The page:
The Reason Why We Need To Use Better Words when Describing People with Autism
Sometimes saying and describing things and people just requires more sentences. Here is what’s wrong with Function. It’s a statement about good enough. Just enough. Minimal ability to get over a hump.
But let’s face it..all humps are not the same. If I remove my client from their current environment and , let’s say, take them some place else…the hump may be different in size-steep-climb. So function here…does not mean functional there.
Why when it comes to people with disabilities, the word functional is acceptable to describe being able to navigate independently in this world?
There is a great quote that says “If All My Possessions were Taking From Me and I Could Keep One, I would Choose Communication…it’s the mode that allows me to get-attain all the rest”. With this quote, Functional has never been mentioned. In no other industry or description of a neurotypical child, is the word functional acceptable. Can you imagine having a seven year old who can say his name and being told his ability to do that is functional…meanwhile, you see all the other seven year olds holding conversations (protesting, negotiating). Whoever sold us the bill of goods that functional is a word to describe people…get a refund.
I recently called into an IEP meeting and let out a big sigh. Why? Because the SLP stated that it was okay for a child to speak in single words because it’s functional. It was further stated that making a goal for more words-extended sentences…would need further data to decide if it should be a goal. What the What?? Always bear in mind…the extent of your child’s program may often times be based in the belief system about what people with disabilities can achieve and/or about that practitioner’s breadth of knowledge. If a practitioner believes that a child with severe speech apraxia should only use single words, that will be the focus of the program. If a practitioner, believes that teaching a nonverbal child to read is out of the question; you’ll never see that goal manifest.
Here is what you (parent-provider) should think about wherever or whatever the future holds for your child: You want them to be able to:
- Tell you who did it and what happened. (Agent + Action)
- Tell you who did it and a descriptor (Agent + Attribute)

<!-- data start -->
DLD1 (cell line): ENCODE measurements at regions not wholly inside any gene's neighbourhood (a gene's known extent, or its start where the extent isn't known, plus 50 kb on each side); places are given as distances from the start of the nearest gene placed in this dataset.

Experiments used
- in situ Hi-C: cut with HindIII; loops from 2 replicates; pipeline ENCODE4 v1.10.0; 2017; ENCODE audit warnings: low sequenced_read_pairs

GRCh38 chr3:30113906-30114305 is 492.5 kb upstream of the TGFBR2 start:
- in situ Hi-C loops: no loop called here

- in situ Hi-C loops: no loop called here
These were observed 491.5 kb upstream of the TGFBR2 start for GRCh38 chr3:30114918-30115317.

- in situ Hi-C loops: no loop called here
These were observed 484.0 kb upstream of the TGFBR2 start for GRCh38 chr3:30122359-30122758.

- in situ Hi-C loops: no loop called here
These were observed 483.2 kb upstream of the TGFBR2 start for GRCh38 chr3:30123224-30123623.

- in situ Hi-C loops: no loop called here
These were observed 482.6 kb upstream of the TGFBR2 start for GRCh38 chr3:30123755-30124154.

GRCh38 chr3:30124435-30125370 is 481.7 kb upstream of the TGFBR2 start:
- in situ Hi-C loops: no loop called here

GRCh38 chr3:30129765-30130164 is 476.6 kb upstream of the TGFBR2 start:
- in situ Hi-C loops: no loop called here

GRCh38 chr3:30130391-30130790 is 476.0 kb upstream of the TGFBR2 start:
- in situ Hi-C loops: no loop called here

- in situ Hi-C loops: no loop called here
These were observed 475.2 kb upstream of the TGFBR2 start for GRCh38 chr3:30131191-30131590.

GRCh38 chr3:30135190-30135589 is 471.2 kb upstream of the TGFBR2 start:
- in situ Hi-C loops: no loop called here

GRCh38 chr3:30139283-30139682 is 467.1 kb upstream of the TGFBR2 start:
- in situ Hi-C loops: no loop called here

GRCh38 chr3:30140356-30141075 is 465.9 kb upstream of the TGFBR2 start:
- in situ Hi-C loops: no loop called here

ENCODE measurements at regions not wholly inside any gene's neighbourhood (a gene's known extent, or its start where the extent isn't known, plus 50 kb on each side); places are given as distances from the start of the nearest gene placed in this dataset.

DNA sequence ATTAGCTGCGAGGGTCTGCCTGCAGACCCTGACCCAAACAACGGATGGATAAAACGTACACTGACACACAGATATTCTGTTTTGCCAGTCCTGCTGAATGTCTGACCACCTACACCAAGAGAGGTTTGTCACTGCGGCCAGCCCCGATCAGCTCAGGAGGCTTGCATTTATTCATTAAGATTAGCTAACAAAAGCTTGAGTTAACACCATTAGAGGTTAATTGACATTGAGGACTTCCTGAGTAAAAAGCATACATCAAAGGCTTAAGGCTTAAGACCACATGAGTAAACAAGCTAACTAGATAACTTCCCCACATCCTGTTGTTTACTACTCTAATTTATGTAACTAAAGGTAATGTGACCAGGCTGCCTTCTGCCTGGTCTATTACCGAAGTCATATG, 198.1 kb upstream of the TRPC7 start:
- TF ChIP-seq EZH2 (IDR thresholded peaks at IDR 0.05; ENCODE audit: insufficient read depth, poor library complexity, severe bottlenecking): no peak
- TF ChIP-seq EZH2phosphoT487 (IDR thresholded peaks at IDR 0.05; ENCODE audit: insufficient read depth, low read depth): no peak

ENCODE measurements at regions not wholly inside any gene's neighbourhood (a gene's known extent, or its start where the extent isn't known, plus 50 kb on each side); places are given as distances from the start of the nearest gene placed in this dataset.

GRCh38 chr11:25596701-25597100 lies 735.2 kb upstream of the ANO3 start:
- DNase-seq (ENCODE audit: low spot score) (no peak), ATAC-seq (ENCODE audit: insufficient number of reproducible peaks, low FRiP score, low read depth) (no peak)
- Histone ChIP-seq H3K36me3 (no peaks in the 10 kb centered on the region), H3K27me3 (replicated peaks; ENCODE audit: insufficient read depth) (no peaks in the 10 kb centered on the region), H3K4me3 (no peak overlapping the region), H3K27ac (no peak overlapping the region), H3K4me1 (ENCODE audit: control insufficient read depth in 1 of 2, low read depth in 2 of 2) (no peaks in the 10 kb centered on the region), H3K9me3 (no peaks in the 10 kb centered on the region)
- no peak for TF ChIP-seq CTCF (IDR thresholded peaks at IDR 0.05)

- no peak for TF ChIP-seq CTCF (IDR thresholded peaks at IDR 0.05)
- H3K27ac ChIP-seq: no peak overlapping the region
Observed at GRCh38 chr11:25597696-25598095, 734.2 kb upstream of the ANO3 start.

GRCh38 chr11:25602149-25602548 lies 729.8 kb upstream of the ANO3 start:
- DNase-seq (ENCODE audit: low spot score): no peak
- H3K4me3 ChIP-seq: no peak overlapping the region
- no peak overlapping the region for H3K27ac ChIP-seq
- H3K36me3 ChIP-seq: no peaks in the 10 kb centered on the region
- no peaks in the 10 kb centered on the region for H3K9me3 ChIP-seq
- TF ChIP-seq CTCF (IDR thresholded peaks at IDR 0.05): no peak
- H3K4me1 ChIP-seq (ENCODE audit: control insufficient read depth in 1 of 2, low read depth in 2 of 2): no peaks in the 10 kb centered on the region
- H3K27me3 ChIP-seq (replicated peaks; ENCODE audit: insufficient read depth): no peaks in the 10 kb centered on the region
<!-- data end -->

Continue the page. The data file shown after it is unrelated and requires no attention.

- Tell you who did it, what happened, and how it made them feel (Agent + Action + Feeling State)
- Tell you where it hurts (Noun -body part + feeling)
- Tell you what happened, why it happened, and predictions (should they participate in this activity again (action, because statement, and yes/no)
- Answer accurately yes/no (things happening in front of them)
- Answer accurately yes/no (things they need to recall).
You also need to know that being literate, does not completely mean reading-decoding. It’s about being able to engage in print, read for safety, and think.
Therapy MUST make you better. It no longer has a choice or time to be wasted. Children, especially, children with disabilities are one of the most vulnerable citizens.
In whatever language they speak…we must teach beyond function. Because functional will change.
Why? Because the world changes.
It IS our collective responsibility to make sure that we move away from what we deem functional and TEACH THEM TO SPEAK.
And if your team is not working…get a new one. All children grow up fast. And for children with disabilities…no time should be wasted.
If you have been waiting on the right time to enroll your child in private therapy. Stop it. Pick up the phone and get them registered.
If you have been on a waiting list since forever. Stop waiting. Find someone else.
If you are trying to figure out how to get your child to therapy. Stop waiting and figure it out.
If you are dissatisfied with your provider or want to know how-what they are doing…get involved, ask better questions (about data), and communicate with that provider.
In other words, time waits for no one. Function and Functional will not be good enough…ever.
~Landria Seals Green, MA., CCC-SLP, BCBA
Executive Director and Founder
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